The present study had several limitations. First, NAFLD diagnosis was based on ultrasonography, instead of liver biopsy, which is the gold standard for the diagnosis of and severity assessment for NAFLD. Additionally, the use of ultrasonography for diagnosis raises concerns about possible misclassification bias of incident NAFLD diagnosis, which may weaken the associations found. However, recommending or performing liver biopsy in presumably healthy individuals could raise an ethical concern, considering that this study exclusively enrolled health checkup examinees. Second, the bioelectrical impedance analyzer used in this study was unable to determine the distribution (android or gynoid) of the fat mass, which is known to be related to metabolic abnormalities and NAFLD19,33. In addition, assessment of visceral adiposity, such as abdominal fat computed tomography, was unavailable. Third, the database lacked information on muscle function, such as grip strength, which is one of the various aspects in the assessment of sarcopenia34. Fourth, noninvasive techniques for NAFLD severity assessment, such as transient elastography, was not included in the health examination programs. Fifth, the present study included health checkup examinees from Korea, which may limit generalization of the results to other settings or ethnic groups with different cut-off values of BMI for obesity and different body composition patterns27,35. Lastly, we were unable to assess the effect of genetic variants due to the study design (lack of study samples). Recent genetic studies suggest a possible link between altered body composition and the development of NAFLD, for example, higher prevalence of patatin-like phospholipase domain-containing protein 3 (PNPLA3) [G] allele among non-obese individuals, an association between transmembrane 6 superfamily member 2 (TM6SF2) rs58542926 genotype and NAFLD that was independent of obesity, and interferon lambda 4 variant in non-obese nonalcoholic steatohepatitis20,36,37. More detailed studies are required to confirm the mechanistic link among genetic factors, body composition, and the risk of NAFLD.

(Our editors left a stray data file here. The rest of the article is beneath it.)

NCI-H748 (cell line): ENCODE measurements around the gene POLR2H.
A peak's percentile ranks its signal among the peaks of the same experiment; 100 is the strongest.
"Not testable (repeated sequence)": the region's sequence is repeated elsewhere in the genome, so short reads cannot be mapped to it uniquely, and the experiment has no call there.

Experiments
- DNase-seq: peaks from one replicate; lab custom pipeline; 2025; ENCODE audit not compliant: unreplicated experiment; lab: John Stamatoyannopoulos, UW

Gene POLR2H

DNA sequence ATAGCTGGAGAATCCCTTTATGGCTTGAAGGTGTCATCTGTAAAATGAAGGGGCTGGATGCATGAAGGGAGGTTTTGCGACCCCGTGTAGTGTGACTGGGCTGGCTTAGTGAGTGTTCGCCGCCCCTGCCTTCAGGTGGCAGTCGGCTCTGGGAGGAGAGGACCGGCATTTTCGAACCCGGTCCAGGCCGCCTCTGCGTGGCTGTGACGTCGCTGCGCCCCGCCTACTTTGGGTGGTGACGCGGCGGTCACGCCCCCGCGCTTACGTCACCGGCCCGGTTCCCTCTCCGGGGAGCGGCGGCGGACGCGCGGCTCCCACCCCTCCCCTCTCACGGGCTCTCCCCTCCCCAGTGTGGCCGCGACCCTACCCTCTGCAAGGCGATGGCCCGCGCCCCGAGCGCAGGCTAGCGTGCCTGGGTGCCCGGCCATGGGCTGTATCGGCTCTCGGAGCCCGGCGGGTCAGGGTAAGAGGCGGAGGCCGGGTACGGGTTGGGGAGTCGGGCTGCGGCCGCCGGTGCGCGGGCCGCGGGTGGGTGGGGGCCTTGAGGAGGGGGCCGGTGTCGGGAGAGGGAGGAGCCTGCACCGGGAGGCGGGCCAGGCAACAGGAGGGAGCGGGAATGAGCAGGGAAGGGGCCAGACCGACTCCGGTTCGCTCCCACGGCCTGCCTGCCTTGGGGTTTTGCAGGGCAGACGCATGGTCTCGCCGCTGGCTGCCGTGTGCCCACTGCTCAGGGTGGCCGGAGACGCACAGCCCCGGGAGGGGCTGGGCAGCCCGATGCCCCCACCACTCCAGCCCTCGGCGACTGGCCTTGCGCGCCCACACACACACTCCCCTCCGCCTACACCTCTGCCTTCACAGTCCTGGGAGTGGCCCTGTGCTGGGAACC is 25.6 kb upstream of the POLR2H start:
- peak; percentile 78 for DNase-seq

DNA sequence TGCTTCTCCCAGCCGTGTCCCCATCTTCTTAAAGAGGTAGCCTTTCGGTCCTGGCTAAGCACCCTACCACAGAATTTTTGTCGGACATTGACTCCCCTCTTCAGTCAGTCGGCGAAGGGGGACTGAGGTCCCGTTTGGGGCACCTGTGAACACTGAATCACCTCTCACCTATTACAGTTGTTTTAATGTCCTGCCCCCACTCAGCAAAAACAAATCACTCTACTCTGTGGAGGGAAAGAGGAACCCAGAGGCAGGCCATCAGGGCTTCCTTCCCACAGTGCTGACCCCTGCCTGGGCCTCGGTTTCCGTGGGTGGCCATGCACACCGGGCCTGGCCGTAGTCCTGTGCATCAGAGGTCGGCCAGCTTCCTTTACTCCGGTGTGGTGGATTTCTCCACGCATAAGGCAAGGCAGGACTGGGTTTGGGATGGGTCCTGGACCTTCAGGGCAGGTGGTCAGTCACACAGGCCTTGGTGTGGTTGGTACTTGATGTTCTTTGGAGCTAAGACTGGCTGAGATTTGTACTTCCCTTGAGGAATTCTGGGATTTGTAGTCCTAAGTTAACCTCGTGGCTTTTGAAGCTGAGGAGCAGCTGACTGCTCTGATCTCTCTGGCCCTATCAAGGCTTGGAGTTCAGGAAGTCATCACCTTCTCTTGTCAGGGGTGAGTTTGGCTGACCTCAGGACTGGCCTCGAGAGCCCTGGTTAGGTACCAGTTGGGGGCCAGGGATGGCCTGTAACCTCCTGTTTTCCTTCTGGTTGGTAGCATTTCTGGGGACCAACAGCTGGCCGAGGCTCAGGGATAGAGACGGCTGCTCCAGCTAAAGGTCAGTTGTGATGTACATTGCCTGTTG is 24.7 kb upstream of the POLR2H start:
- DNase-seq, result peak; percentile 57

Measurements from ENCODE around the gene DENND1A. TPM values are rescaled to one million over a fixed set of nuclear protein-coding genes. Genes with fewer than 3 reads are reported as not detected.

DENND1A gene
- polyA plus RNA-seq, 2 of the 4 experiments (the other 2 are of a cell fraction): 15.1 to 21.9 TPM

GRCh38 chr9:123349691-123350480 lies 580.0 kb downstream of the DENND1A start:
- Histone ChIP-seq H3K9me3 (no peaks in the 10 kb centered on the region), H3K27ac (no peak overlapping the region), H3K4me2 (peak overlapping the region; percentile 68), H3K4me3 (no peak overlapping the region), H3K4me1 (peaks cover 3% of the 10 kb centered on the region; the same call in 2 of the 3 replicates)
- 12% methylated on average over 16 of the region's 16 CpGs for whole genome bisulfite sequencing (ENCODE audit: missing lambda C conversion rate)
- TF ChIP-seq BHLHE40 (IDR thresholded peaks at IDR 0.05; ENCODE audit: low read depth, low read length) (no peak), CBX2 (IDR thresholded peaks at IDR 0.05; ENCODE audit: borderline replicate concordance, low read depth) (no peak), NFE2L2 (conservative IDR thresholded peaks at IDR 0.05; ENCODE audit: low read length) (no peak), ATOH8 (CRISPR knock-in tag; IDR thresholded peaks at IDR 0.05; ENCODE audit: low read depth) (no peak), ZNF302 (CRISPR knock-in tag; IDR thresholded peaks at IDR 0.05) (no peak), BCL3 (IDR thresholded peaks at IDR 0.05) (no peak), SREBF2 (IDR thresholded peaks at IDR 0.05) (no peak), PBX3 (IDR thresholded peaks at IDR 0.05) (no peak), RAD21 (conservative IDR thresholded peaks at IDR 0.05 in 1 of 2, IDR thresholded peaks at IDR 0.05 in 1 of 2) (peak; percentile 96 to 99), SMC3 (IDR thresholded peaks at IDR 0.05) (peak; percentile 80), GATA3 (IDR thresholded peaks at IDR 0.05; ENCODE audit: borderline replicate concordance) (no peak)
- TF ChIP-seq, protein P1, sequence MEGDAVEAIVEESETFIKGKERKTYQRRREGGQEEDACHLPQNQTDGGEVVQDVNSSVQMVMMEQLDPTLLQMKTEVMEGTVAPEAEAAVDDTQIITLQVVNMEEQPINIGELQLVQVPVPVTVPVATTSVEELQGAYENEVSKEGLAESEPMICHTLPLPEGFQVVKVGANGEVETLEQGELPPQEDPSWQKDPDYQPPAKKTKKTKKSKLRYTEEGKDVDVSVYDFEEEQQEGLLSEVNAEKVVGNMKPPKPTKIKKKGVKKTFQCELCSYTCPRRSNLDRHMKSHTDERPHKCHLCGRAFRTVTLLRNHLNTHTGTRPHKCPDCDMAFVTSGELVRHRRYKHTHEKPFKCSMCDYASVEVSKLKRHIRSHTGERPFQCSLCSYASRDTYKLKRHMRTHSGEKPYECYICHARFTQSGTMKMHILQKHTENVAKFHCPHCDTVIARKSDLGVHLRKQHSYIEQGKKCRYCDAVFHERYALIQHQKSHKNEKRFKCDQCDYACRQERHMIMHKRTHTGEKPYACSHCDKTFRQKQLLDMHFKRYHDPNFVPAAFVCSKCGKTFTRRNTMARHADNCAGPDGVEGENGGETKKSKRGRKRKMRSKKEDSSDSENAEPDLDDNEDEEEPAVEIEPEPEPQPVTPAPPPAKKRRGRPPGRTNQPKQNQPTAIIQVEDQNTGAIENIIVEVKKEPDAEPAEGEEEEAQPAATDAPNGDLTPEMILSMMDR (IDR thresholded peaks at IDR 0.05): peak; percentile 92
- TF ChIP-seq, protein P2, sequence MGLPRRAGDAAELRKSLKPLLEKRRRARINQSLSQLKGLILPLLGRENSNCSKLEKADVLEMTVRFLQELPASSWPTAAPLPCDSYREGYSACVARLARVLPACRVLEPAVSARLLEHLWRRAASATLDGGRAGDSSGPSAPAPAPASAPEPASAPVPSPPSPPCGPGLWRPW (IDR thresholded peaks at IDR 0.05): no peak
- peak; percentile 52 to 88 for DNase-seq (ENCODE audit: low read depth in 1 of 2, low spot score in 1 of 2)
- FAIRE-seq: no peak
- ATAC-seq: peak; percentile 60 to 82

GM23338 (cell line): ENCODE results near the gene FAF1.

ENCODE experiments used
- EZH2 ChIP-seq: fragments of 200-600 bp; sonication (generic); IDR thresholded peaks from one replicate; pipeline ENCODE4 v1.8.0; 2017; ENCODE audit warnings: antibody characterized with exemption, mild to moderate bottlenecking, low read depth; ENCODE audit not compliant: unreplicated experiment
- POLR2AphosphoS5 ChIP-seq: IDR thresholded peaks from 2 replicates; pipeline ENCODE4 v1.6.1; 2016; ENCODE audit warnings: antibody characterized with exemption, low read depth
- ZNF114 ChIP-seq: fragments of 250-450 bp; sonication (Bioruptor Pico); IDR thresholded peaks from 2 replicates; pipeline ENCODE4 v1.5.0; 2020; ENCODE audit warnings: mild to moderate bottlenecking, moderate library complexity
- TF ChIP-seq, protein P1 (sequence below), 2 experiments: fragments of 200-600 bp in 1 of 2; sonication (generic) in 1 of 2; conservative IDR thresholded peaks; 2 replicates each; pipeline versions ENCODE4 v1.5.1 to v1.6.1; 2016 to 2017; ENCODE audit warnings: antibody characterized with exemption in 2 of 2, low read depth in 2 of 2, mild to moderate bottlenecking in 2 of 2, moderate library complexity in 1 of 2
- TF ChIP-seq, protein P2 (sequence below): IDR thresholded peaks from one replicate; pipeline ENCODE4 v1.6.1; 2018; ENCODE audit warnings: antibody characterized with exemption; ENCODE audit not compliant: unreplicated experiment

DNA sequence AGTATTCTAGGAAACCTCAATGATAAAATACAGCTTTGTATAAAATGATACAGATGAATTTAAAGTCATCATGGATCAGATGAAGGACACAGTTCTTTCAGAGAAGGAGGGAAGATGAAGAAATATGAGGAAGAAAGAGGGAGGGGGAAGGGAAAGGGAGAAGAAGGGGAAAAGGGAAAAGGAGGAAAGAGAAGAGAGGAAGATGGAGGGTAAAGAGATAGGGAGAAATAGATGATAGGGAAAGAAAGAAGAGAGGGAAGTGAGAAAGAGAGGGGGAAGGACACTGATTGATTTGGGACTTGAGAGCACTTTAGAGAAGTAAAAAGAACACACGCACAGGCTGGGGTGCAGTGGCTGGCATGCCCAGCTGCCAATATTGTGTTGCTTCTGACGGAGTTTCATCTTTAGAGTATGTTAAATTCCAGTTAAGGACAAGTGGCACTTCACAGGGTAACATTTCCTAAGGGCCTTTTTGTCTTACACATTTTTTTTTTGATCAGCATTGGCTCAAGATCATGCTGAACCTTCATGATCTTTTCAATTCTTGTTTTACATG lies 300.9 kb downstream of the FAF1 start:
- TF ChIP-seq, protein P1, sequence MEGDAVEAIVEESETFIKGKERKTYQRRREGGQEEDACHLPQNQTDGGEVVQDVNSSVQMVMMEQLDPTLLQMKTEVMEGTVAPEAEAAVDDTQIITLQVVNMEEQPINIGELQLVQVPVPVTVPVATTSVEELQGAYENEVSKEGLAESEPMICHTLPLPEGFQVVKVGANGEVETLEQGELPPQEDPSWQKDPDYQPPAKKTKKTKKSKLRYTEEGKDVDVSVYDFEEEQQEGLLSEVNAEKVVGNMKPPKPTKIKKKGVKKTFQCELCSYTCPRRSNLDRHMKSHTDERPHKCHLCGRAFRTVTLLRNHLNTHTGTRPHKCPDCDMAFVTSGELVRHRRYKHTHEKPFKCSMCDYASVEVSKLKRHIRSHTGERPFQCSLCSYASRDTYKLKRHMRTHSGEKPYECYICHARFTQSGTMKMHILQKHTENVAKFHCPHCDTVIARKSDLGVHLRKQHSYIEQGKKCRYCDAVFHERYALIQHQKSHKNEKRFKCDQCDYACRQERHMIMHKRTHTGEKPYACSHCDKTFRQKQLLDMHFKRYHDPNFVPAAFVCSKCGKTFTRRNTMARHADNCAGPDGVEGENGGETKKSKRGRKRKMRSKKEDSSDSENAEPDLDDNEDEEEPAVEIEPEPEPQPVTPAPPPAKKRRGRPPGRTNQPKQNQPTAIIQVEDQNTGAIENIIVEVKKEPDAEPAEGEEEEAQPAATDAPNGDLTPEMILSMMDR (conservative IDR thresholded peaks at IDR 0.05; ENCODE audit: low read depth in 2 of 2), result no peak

In summary, although low muscle mass at baseline was a significant predictor for incident NAFLD in individuals with normal weight, high baseline fat mass predicted incident NAFLD in overweight and obese participants, as well as in those with normal weight, in this large-scale population-based study. In addition, reciprocal changes in fat and muscle masses during the first year of follow-up predicted incident NAFLD in participants with BMI < 25 kg/m2. The results of the present study add to the rationale of lifestyle interventions to prevent NAFLD development in individuals with high relative fat mass regardless of body habitus. Prospective validation is warranted for a bidirectional relationship between NAFLD and fat mass, that is, the effect of changes in body composition on incident NAFLD development, as well as resolution/progression of preexisting NAFLD with lifestyle intervention.